One of the things I try to do is have the maximum amount of output for the least amount of input. What that means is that I try to do the various tasks associated with weaving with the fewest hand motions possible.
Two years ago, I watched as Syne Mitchell sleyed a warp. It was a colossal duh moment. She was sleying in much the same manner as I threaded. How could I not have seen that sleying could be done in much the same way?
When I got home from that trip, I immediately put the new (to me) manner of sleying into practice. It took about 6 warps to erase the old muscle memory and make this way of sleying into my new default. Yes, I had skipped dents, or doubled dents the first few times, but seriously? - I had those at times with my old way of sleying. :}
Notice the positioning of my hands. My left hand pretty much stays behind the beater, while the right hand stays pretty much in front of the beater.
What makes this method work is the hook. It is made by Harrisville and has a smaller hook on one end for threading, and a larger hook on the other for sleying. It costs just $10.95 US and is worth every penny as far as I'm concerned.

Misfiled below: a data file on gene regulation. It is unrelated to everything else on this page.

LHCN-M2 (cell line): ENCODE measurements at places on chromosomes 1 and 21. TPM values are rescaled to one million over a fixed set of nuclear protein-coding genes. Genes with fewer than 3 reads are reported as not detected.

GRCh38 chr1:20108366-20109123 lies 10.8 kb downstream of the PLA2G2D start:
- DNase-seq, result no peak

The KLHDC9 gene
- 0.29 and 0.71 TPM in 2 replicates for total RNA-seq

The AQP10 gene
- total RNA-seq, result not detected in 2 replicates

The hook is held downwards instead of upwards. It is gently rounded and never (or rarely) splits the ply of the threads. (It can split the ply of a very gently twisted yarn such as the Bambu 7.)
To sley I separate the threads into their groups, then put the hook through the appropriate dent, capturing the threads for that dent. The hook then keeps that loop of threads on the shank while it dips into the next space to grab onto the next group of threads. Then all the threads are pulled through at once.
I can do up to four dents in one pull. This particular warp the threads have been tied into groups of four, with two threads per dent so I'm just doing four ends (two dents) at a time here.